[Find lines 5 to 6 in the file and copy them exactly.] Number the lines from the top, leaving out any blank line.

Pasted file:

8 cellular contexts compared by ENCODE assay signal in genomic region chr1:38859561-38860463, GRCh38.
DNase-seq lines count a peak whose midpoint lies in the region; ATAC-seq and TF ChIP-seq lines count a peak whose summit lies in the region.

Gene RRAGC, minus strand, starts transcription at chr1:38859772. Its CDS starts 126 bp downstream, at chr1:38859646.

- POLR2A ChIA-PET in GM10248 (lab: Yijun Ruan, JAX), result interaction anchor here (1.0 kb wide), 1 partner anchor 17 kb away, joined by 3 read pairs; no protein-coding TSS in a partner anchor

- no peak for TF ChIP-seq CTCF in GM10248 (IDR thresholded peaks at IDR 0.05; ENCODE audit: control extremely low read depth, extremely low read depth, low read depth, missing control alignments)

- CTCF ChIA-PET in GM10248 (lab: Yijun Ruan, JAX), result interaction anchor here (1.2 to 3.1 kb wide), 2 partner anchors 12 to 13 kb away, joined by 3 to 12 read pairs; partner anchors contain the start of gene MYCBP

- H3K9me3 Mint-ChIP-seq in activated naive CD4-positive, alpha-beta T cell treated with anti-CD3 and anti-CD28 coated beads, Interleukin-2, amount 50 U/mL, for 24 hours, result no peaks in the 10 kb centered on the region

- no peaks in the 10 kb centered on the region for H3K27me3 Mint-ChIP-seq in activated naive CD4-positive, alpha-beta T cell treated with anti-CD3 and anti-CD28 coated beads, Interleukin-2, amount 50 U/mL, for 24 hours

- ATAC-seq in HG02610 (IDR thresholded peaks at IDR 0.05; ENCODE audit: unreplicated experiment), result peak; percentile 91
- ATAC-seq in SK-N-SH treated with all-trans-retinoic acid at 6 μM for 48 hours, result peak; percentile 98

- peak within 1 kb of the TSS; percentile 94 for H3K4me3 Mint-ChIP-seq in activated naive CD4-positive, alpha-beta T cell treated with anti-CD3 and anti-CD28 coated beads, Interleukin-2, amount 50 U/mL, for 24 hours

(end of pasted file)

- no peak for TF ChIP-seq CTCF in GM10248 (IDR thresholded peaks at IDR 0.05; ENCODE audit: control extremely low read depth, extremely low read depth, low read depth, missing control alignments)

- CTCF ChIA-PET in GM10248 (lab: Yijun Ruan, JAX), result interaction anchor here (1.2 to 3.1 kb wide), 2 partner anchors 12 to 13 kb away, joined by 3 to 12 read pairs; partner anchors contain the start of gene MYCBP